The Supreme Court on Monday was told that migrant workers who have been stranded for no fault of their own, with zero earnings and no financial support are being charged very high train fares for their journey to native places and railways and the States should not charge them.
The petitioners Jagdeep S Chhokar, former director in-charge of IIM, Ahmedabad, and lawyer Gaurav Jain, who have sought direction to authorities to allow migrant workers across the country to return home after conducting coronavirus tests, filed an affidavit saying railways and the states should not be charging them for the train and bus travel being arranged for them for journey to their native places.
That migrant is being required to pay around Rs. 800 as train fares and the same is highly unjustified. It is submitted that migrants have been stranded for no fault of their own, with zero earnings and not financial support. Therefore, it must be made clear that the Railways and the states would not be charging the migrant workers for the train and bus travel being arranged for them, the supplementary affidavit filed on Monday said.
It said that on May 3, the Ministry of Home Affairs (MHA) in a letter to Chief Secretaries and Administrators, clarified about the movement of distressed stranded persons, in which the ministry has given a very narrow definition of stranded migrants by including only those who had moved from their native places just before the lockdown period but could not return to their native places on account of restrictions placed on the movement of persons and vehicles as part of lockdown measures.
It is common knowledge that a very large number of migrants, including labourers, street vendors, maids, factory workers etc., stay in their cities of migration for months and thus, such a narrow definition would exclude millions who have lost all income and savings and wish to go back to their native villages. Thus, it is submitted by the Petitioners herein that this Court may direct the Centre that all migrants should be allowed to travel back to their native hometowns and villages, it said.
The petitioners said that all the migrant workers who wish to go back to their hometown/villages, including those who are living in shelter homes/relief camps as well as those who might be stuck in rented accommodations, must be treated as stranded' and their travel by trains or buses should consequently be facilitated free of cost by the central government.
It has come to light that the Centre is taking a narrow view of the category of people who are eligible for travel under Home Ministry's order dated April 29 and resultantly, many migrant workers who may not be living in shelter homes/relief camps and might be stuck in rented accommodations may be excluded from the Centre's definition of the word stranded' qua the order dated April 29, it said.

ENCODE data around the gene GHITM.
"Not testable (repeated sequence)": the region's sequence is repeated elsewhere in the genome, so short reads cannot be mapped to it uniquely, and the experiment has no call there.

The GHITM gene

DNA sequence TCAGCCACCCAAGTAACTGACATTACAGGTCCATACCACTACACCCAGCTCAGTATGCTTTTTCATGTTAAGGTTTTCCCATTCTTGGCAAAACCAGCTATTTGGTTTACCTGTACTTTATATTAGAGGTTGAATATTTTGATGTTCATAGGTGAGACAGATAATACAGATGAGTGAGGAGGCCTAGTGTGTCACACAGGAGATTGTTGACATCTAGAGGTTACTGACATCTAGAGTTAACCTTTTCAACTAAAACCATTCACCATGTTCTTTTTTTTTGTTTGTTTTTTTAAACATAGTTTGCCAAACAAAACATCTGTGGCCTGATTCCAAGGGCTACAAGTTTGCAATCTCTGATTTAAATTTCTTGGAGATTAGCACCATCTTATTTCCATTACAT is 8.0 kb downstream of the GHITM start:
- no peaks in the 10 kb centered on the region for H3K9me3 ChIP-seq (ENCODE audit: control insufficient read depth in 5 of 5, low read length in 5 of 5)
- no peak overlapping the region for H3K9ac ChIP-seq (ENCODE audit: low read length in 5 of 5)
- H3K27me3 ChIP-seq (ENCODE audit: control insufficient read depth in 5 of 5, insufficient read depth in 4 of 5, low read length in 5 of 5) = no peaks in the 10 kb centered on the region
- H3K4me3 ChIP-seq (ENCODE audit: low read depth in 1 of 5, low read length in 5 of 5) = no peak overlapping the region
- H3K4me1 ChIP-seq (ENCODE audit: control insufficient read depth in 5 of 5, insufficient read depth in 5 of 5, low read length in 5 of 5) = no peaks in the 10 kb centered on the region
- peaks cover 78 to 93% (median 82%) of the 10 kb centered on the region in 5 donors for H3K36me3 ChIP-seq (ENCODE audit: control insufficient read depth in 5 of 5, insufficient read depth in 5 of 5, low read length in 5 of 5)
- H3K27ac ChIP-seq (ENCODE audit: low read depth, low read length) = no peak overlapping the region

The affidavit, while referring to media reports said that some states have already started sending the migrants to their native places and the MHA by its order of April 29 has left it upon the States to allow the travel of migrants to/from other states after both the states agree.
It is submitted that all the migrant workers who wish to go back to their native hometowns and villages should be allowed to go back after screening as a matter of right and no migrant desirous of travelling back to his/her home should be left behind the right of migrants to go back to the native places should not be dependent on the States' willingness and it should be the centre's obligation to allow their travel, it said.
The affidavit while referring to a report published by Stranded Workers Action Network (SWAN), based on the interaction with 1,531 groups of workers (around 16,863 people), said that around 50 per cent workers had rations left for less than one day which has remained unchanged since the first phase of the lockdown.
Further, since the national lockdown began, 4 out of 5 workers who reached out do not have access to government rations while 68 per cent still do not have access to cooked food. The report further states that with no cash relief for migrants, 64 per cent have less than Rs. 100 left with them and that more than 97 per cent (out of 0,383) have not received any cash relief from the government, it said.
On April 27, the apex court had said, This institution is not a hostage of government, after advocate Prashant Bhushan, appearing for petitioners alleged that the government's view is being blindly considered by the courts without verifying it, while fundamental rights of people especially migrant workers are not being enforced.
Chhokar and Jain in their plea had said that in wake of the extension of the nationwide lockdown, the migrant workers who are among the worst affected category of people must be allowed to go back to their homes after being tested for COVID-19.
The apex court on April 27 had sough response of the Centre on their plea.
It said that those migrant workers who test negative for COVID-19 must not be forcefully kept in shelters or away from their homes and families against their wishes.